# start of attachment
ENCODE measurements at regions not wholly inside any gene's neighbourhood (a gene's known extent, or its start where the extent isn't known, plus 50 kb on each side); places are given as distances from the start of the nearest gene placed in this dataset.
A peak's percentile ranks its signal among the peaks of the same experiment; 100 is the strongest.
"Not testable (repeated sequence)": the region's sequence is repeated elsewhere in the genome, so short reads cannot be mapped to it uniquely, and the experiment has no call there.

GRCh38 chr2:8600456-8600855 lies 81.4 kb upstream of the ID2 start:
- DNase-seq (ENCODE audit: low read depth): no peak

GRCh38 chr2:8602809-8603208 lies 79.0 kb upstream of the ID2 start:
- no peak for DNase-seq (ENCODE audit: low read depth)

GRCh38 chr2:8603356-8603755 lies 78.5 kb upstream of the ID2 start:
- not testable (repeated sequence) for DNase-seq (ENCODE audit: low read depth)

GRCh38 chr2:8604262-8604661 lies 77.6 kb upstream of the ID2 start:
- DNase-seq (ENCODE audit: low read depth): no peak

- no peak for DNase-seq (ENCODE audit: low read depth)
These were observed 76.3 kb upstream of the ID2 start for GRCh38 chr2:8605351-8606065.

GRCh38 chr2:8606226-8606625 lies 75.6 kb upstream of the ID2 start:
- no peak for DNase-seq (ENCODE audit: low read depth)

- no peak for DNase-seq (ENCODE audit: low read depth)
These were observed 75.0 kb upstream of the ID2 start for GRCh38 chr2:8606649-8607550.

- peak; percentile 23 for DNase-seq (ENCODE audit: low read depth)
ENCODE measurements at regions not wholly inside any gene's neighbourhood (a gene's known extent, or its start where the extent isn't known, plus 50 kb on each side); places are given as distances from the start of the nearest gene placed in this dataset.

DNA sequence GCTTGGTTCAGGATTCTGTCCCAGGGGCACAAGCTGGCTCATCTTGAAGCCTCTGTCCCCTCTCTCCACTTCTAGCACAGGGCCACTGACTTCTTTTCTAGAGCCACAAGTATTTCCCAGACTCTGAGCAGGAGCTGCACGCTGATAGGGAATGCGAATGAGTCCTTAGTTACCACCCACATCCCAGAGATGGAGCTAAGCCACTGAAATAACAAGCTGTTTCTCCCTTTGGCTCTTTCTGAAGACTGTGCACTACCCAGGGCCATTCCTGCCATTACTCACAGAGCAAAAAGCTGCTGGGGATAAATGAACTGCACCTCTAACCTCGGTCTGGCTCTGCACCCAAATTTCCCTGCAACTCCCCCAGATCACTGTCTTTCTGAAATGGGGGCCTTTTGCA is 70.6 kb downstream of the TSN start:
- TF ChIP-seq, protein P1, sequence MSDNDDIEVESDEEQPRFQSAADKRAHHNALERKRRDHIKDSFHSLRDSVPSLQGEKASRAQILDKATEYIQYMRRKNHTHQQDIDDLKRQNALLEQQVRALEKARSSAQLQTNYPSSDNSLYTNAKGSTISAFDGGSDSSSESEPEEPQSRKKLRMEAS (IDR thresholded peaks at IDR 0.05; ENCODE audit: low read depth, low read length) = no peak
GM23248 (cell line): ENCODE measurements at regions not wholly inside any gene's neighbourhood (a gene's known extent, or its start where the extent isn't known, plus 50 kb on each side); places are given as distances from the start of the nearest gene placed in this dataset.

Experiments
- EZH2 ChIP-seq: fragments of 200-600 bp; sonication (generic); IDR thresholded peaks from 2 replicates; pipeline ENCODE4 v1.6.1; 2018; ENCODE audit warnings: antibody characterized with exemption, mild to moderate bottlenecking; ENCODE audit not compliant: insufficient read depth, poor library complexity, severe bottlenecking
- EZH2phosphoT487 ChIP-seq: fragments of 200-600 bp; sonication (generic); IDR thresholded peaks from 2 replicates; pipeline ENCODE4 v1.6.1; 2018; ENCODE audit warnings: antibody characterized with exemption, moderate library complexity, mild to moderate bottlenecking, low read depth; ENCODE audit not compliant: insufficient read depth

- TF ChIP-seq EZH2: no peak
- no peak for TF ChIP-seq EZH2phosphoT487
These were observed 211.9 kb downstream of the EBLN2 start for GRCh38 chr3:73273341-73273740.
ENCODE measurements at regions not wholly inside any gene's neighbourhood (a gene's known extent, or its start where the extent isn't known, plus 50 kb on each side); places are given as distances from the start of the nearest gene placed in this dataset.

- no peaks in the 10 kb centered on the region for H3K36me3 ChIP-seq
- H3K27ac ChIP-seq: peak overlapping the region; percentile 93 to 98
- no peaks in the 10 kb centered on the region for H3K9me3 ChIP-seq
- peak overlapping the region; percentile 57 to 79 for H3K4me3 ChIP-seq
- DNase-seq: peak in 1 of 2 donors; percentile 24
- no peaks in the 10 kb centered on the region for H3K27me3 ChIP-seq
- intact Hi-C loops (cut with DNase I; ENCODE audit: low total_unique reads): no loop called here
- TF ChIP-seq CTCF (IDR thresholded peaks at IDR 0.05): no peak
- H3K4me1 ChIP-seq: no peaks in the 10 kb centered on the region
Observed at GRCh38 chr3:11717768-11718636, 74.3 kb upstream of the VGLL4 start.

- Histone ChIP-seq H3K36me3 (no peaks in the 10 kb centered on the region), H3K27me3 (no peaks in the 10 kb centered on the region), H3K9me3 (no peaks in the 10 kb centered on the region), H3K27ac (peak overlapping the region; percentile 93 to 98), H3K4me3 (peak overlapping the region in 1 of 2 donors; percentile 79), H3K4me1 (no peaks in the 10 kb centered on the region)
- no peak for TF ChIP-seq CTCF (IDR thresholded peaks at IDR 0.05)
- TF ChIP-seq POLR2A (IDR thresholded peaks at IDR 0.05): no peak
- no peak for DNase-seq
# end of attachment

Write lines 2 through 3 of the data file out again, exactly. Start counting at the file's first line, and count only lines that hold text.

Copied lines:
A peak's percentile ranks its signal among the peaks of the same experiment; 100 is the strongest.
"Not testable (repeated sequence)": the region's sequence is repeated elsewhere in the genome, so short reads cannot be mapped to it uniquely, and the experiment has no call there.